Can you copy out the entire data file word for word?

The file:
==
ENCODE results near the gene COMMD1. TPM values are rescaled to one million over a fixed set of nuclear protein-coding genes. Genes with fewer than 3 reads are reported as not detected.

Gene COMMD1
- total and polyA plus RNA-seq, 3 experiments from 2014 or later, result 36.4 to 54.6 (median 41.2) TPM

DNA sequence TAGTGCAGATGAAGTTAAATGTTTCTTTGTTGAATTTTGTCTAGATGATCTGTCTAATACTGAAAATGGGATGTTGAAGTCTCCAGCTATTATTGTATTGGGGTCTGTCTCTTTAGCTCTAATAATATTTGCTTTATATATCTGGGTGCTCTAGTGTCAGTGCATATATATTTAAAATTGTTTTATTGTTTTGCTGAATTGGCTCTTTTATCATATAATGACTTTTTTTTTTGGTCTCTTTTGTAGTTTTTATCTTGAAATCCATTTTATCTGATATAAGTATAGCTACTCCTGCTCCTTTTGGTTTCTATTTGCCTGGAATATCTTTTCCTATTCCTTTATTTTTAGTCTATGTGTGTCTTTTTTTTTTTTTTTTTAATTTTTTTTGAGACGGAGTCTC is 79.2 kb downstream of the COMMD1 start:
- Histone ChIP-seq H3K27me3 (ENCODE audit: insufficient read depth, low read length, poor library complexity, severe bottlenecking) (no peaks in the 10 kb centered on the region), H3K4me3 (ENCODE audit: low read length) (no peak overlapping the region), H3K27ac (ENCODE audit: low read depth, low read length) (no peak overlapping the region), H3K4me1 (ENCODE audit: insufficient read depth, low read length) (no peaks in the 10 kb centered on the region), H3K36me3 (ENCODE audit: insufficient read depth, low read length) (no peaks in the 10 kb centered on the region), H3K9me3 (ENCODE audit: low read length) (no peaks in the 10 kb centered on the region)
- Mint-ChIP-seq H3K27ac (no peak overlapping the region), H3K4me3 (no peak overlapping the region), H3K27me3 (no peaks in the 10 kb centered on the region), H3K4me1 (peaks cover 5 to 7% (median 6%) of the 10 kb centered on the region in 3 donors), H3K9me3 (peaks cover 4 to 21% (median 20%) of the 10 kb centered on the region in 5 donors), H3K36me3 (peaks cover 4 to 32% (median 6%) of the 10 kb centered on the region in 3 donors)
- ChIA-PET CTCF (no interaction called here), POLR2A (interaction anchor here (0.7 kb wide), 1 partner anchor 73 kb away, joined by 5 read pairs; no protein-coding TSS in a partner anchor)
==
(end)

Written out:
ENCODE results near the gene COMMD1. TPM values are rescaled to one million over a fixed set of nuclear protein-coding genes. Genes with fewer than 3 reads are reported as not detected.

Gene COMMD1
- total and polyA plus RNA-seq, 3 experiments from 2014 or later, result 36.4 to 54.6 (median 41.2) TPM

DNA sequence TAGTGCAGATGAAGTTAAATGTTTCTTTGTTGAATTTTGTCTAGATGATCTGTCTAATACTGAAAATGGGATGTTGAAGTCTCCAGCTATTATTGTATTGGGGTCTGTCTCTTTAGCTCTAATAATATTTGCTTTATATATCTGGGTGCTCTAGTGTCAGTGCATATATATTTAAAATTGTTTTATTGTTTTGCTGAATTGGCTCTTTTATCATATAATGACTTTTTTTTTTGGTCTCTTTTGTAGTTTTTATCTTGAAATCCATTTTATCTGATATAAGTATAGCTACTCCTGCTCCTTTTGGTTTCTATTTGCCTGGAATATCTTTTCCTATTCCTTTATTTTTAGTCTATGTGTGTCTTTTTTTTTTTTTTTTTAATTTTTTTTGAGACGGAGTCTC is 79.2 kb downstream of the COMMD1 start:
- Histone ChIP-seq H3K27me3 (ENCODE audit: insufficient read depth, low read length, poor library complexity, severe bottlenecking) (no peaks in the 10 kb centered on the region), H3K4me3 (ENCODE audit: low read length) (no peak overlapping the region), H3K27ac (ENCODE audit: low read depth, low read length) (no peak overlapping the region), H3K4me1 (ENCODE audit: insufficient read depth, low read length) (no peaks in the 10 kb centered on the region), H3K36me3 (ENCODE audit: insufficient read depth, low read length) (no peaks in the 10 kb centered on the region), H3K9me3 (ENCODE audit: low read length) (no peaks in the 10 kb centered on the region)
- Mint-ChIP-seq H3K27ac (no peak overlapping the region), H3K4me3 (no peak overlapping the region), H3K27me3 (no peaks in the 10 kb centered on the region), H3K4me1 (peaks cover 5 to 7% (median 6%) of the 10 kb centered on the region in 3 donors), H3K9me3 (peaks cover 4 to 21% (median 20%) of the 10 kb centered on the region in 5 donors), H3K36me3 (peaks cover 4 to 32% (median 6%) of the 10 kb centered on the region in 3 donors)
- ChIA-PET CTCF (no interaction called here), POLR2A (interaction anchor here (0.7 kb wide), 1 partner anchor 73 kb away, joined by 5 read pairs; no protein-coding TSS in a partner anchor)